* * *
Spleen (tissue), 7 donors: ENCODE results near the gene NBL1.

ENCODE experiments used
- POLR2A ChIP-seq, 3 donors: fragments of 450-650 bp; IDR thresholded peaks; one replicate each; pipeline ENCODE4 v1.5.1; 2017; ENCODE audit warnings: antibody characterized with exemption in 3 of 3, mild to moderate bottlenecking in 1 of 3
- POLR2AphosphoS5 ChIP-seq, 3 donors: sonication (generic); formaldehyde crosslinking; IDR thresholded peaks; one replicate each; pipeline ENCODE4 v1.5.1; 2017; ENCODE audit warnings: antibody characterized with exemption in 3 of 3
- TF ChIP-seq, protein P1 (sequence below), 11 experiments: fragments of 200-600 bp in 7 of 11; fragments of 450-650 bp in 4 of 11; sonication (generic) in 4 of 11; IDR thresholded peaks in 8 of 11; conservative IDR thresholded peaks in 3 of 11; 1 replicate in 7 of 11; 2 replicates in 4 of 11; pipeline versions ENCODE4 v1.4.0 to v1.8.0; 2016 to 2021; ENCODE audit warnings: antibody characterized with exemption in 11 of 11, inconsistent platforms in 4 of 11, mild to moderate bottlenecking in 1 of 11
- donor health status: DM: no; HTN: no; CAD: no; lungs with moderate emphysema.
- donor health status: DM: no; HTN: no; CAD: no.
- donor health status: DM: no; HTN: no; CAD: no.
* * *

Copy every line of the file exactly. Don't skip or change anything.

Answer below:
Spleen (tissue), 7 donors: ENCODE results near the gene NBL1.

ENCODE experiments used
- POLR2A ChIP-seq, 3 donors: fragments of 450-650 bp; IDR thresholded peaks; one replicate each; pipeline ENCODE4 v1.5.1; 2017; ENCODE audit warnings: antibody characterized with exemption in 3 of 3, mild to moderate bottlenecking in 1 of 3
- POLR2AphosphoS5 ChIP-seq, 3 donors: sonication (generic); formaldehyde crosslinking; IDR thresholded peaks; one replicate each; pipeline ENCODE4 v1.5.1; 2017; ENCODE audit warnings: antibody characterized with exemption in 3 of 3
- TF ChIP-seq, protein P1 (sequence below), 11 experiments: fragments of 200-600 bp in 7 of 11; fragments of 450-650 bp in 4 of 11; sonication (generic) in 4 of 11; IDR thresholded peaks in 8 of 11; conservative IDR thresholded peaks in 3 of 11; 1 replicate in 7 of 11; 2 replicates in 4 of 11; pipeline versions ENCODE4 v1.4.0 to v1.8.0; 2016 to 2021; ENCODE audit warnings: antibody characterized with exemption in 11 of 11, inconsistent platforms in 4 of 11, mild to moderate bottlenecking in 1 of 11
- donor health status: DM: no; HTN: no; CAD: no; lungs with moderate emphysema.
- donor health status: DM: no; HTN: no; CAD: no.
- donor health status: DM: no; HTN: no; CAD: no.